The thing I love the most about ultra distance races is the atmosphere among all of the participants. Everyone is so supportive of each other. Every time you meet someone on the trails, you say, good going, good job, looking good, etc. You get the same back from everyone else. As a walker, I feel more a part of what is going on than in any road marathon, half-marathon, 10k or 5k I have ever participated. Of course, smaller races are different, like the one I walked in Arizona last weekend; that one was one of the best, although one of my more difficult marathons.

Loop number two was just as much fun as loop number one. The course had been changed from previous years runs, and there were no out and backs. The course looped back on itself in a couple of places, but that was great as you got to meet up with a lot of other racers on the trails. The only difference between the 50 mile course and the 100 mile course was one place where the 100 milers had 10k between aid stations, while the 50 milers had 5k. The rest of the aid stations were anywhere from 5k to 4.5 miles apart. At one point in the second loop, I guess I looked like I was having a little too much fun at an aid station, and someone asked me if I needed a little help leaving. He politely took my arm and escorted me out, all for my own good. I finished the second loop in about 5 hours… remember I took a 30 minute break after I crossed the timing mat at the end of the first loop. My pace was holding up pretty well. The total distance at the end of loop number two was 33.34 miles. I was now walking into the unknown, every step I took. I had never walked past 50k before. I made sure to drink the second dose of iced non-fat latte, and then went to the restroom. It was going to be getting dark soon, so I readied my headlamp and was preparing to drop my skirt and put on my leggings, to keep the calf muscles from cramping up from the cold air. It was only going to be in the 50’s, but the course passes by the lake a few times, and it was windy. The nice woman who was crewing for her family offered to help me. She held a jacket in front of me so I would not have to change in front of everyone, but I was prepared to do so if I had to. I do wear underwear, so there would not be reason to be embarrassed. I wish I could remember her name or had gotten her email address so I could thank her again. She helped me with my shoes and socks, then her older son came sprinting to the finish at the end of his first 50 mile race. Wow, that was a sight, and I still had another loop to go.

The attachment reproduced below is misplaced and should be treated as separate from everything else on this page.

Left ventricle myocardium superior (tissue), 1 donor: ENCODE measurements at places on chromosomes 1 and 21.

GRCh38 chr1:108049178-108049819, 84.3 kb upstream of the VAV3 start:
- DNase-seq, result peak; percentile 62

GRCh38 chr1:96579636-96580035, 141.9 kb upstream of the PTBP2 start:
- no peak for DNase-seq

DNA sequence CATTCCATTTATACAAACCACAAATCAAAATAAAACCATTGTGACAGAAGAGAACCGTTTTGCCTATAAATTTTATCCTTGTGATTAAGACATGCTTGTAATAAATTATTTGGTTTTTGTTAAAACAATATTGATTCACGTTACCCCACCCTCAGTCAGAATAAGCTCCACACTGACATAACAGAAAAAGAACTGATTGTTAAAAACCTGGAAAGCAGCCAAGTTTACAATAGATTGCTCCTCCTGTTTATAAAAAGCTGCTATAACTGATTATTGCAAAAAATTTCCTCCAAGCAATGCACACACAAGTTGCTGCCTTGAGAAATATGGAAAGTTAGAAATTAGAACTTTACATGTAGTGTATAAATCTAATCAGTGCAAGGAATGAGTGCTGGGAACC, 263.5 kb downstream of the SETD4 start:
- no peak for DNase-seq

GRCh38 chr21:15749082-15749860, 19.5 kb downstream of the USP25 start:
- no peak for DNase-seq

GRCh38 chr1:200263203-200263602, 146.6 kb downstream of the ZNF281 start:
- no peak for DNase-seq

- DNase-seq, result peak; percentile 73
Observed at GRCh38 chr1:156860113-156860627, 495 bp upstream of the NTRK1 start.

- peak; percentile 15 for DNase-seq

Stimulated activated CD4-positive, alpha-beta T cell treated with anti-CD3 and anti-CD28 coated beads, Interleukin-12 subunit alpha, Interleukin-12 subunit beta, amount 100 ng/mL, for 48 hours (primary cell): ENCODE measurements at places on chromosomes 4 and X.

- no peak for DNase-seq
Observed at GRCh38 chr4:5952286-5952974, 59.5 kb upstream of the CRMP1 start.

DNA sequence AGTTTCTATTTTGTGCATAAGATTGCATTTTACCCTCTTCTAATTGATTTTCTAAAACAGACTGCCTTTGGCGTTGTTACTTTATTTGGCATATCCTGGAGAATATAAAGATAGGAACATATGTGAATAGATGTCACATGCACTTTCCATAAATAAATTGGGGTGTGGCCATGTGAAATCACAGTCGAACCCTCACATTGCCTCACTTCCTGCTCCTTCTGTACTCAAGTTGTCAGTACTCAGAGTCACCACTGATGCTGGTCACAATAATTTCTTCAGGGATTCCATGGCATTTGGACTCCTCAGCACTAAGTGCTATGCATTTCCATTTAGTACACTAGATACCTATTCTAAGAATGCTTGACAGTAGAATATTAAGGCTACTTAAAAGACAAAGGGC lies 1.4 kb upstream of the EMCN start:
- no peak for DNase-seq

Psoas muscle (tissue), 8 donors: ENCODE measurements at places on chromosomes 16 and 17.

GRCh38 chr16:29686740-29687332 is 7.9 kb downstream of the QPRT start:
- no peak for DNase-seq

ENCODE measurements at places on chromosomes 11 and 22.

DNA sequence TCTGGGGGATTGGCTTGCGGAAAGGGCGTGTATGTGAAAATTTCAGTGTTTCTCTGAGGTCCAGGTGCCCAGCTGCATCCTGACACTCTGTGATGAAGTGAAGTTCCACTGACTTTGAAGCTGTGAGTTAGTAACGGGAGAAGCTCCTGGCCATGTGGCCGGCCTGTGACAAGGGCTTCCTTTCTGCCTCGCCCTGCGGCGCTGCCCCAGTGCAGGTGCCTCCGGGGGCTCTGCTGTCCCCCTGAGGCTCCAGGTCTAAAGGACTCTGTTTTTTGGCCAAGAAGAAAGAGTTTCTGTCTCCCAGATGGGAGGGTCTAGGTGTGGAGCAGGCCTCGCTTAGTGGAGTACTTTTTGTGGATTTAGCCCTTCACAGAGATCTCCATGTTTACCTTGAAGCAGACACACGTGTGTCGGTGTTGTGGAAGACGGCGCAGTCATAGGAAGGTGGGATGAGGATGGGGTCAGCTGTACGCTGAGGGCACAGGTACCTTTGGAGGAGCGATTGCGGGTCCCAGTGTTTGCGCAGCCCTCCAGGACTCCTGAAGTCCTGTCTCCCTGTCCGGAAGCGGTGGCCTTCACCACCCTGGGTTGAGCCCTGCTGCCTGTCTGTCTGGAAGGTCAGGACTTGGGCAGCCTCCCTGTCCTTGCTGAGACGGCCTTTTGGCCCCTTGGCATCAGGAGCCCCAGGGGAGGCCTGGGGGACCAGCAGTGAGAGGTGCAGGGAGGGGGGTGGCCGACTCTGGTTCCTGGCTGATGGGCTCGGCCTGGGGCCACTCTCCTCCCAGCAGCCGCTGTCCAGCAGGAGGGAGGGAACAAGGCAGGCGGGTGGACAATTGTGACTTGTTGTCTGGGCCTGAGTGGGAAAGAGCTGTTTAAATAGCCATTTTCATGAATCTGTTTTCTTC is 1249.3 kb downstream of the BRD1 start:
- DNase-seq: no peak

I put my Garmin back on to monitor my HR, and off I go, out onto the trail for the third loop. Remember, I am still just having fun. As I progressed, a couple of the 100 milers passed me, and then one decided to hang with me for a while. I was still walking at a consistent 16 mpm or so, and he told me he just needed to average 18 mpm to finish his first 100 mile race in less than 24 hours. He was planning to celebrate his birthday at midnight on the trails. I was happy to help him. I never dreamed I would pace someone at this race, even if only for a few miles. We made it to the first aid station, and again I stuck around for about 5 minutes before I headed out. So, the birthday guy headed out before I did. I did not see him again. Walking in the woods after dark was a very new experience for me. Thank goodness, the moon was full. I know I was getting tired because I began to trip on the tree roots more often. I ate a chocolate GU and got a little help from it. The rustling noises in the woods were also very interesting. I was hoping the noises were just armadillos, not the alligators that are supposed to be in the park. Then a runner met me on the trail and told me to watch out for armadillos on the trail ahead. That was a relief. The rest is kind of a blur, because it was getting late, and I was getting tired, but yet, still keeping up my pace. The last time I tripped, I was on the last 4.4 leg of the race. I thought I had broken my great toe, or jammed it up pretty badly. I limped along for a few paces, and then the pain subsided. I started to chant, PICK UP YOUR FEET, to myself and avoided the tree roots for the rest of the race.

Funny thing, I expected to be emotional at the finish of my first 50 mile race. I must have been dazed and confused, because I calmly accepted my medal, had my picture taken in front of the race banner and just went to sit down in my chair, clean my feet and put on dry socks and clean shoes. After a little while, I ate some hot chicken noodle soup and drank a cup of hot coffee. I really wanted to hang out and encourage the rest of the runners, but I just did not have it in me. I started to feel chilled through, so I walked to my car and turned on the seat warmer and heater and fell asleep. I slept until about 4:30 am. I really wanted to stick around for the breakfast and the 100 mile award ceremony, but I decided to go home. I had to walk back to the start, pick up my gear and carry it to the car. Not too difficult, considering I just walk 50 miles.